Society spotlight: DU Photography Association

Maeve Harris shines a light on a society that is worth a thousand words

Founded in 1948, Dublin University Photography Association (DUPA) is a society worth a thousand words. What began as “quite a niche society”, according to Vicky Salganik, DUPA Travel Officer, “with a predominantly male committee”, has transformed into one largely run by female officers. This year, DUPA boasts a majority-female committee, a far cry from the society’s initial makeup. As Salganik put it, it’s undergone “a bit of a rebrand”. Regardless, it seems as though the association’s main goal has remained the same: “to make photography accessible to anyone regardless of what equipment or technical skill set they have!” 

 “DUPA prides itself on offering a deeper sense of belonging to its members.” 

Though one might gravitate towards DUPA to further develop photography skills, Salganik claims that its “members are what makes DUPA the fun that it is.” And while the calibre of talent may seem daunting, the only requirement for joining the team is a thirst for picture taking. In fact, no experience with photography is required. “When I joined I didn’t even own a camera, all I had was a mere interest in photography,” Salganik reveals. “Fast forward to today, being a photographer is honestly my only personality trait.” 

While joining a new society can be unnerving for many, especially as a Fresher, DUPA prides itself on offering a deeper sense of belonging to its members. “DUPA gives the opportunity to improve members’ photography skills in the traditional way through classes and workshops, but also in a more casual and social setting through photowalks across different spots in Dublin,” Salganik explains. She describes it as more of a community than a cut-and-dry photography society: “I can vouch for DUPA in that it offers much more to members than simply teaching them about photography. It’s how I’ve made some of my best friends and finally came into my own after I struggled with settling in when I moved to Dublin.” Similarly to other societies, it aims to create an environment with which to inspire creativity, as well as provide the tools for members to thrive within the photography scene. For many, particularly international students, the society helps familiarise students with Dublin City on a geographical and cultural scale.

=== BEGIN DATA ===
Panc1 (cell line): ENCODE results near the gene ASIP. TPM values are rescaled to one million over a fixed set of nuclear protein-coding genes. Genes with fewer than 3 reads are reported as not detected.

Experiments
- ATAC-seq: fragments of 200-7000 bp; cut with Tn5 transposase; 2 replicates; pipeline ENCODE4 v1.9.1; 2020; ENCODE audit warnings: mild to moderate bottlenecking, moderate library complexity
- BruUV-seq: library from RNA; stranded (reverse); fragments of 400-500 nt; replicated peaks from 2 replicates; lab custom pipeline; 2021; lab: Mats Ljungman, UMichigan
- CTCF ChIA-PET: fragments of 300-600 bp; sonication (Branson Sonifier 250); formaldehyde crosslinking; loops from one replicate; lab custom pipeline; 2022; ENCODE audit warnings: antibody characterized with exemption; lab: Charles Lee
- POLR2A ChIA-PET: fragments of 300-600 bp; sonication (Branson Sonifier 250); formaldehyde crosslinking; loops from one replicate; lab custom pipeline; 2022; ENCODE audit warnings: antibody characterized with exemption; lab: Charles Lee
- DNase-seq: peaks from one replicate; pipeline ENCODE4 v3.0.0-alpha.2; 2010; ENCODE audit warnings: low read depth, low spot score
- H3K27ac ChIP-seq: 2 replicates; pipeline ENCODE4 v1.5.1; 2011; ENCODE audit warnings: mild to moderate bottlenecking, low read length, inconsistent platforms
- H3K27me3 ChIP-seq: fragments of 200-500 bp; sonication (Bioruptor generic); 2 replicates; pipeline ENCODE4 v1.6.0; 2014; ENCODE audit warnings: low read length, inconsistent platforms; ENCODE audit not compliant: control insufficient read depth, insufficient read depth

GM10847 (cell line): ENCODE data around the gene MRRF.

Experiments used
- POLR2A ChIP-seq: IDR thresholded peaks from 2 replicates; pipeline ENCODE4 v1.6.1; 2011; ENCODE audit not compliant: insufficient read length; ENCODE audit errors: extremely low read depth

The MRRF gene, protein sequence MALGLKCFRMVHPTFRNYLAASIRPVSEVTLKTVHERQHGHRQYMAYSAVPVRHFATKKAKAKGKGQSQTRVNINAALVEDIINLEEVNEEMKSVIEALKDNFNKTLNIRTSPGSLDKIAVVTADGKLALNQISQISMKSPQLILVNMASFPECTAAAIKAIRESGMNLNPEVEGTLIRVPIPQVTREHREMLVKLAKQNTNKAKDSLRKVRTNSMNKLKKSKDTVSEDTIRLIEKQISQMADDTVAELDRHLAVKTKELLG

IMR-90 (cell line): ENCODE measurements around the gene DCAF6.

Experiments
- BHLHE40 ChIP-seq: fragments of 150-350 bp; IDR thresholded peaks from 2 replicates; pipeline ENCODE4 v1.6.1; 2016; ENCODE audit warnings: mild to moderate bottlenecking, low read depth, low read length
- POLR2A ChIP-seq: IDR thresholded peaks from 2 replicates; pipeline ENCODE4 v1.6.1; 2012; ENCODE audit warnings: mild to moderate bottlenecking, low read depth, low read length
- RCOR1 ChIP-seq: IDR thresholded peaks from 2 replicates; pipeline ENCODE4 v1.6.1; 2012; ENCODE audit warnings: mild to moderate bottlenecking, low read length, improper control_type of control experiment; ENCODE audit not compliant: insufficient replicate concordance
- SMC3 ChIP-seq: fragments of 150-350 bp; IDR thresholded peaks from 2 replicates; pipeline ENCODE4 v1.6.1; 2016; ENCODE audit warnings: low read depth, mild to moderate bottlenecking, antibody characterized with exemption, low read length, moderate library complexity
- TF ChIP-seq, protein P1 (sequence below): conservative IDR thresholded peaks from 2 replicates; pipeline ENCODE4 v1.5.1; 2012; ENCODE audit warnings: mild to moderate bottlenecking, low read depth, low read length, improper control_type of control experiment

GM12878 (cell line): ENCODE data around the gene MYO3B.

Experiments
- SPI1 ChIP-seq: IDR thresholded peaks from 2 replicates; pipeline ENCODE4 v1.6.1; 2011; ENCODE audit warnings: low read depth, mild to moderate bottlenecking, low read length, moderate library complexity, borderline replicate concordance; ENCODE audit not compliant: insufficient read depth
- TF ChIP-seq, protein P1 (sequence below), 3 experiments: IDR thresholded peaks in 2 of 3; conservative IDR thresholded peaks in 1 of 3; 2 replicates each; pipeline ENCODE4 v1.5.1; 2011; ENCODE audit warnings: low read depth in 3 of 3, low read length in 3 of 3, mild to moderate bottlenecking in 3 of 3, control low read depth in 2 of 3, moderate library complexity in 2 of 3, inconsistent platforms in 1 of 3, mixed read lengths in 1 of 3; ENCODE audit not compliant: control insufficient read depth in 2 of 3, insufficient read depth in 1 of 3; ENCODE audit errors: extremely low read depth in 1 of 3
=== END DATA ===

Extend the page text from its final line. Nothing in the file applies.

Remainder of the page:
“We have a range of speakers who give talks and workshops.”

Throughout the year, members of DUPA are constantly planning the next event, eager to teach prospective photographers the ins and outs of picture taking. “We hold a variety of different events,” Salganik explains. “Firstly we do DSLR, darkroom and editing classes. We also have a range of speakers who give talks and workshops.” Photowalks are also held on a biweekly basis, in addition to the seven exhibitions that take place throughout the academic year, during which DUPA offers collaborative events with different societies. In terms of events outside of campus, the society’s biggest event is the End of Year Exhibition. Last year, this came in the form of a two-day-long exhibit in the Copper House Gallery. Additionally, the society offers an annual trip abroad, with the society most recently heading to Berlin in September 2019. While the trip is one of the more coveted events DUPA holds, Salganik explains how the society must adapt to changing circumstances. “As Travel Officer, I think that this year will have to be different, perhaps opting for a day trip within Ireland instead” — music to Simon Harris’ ears.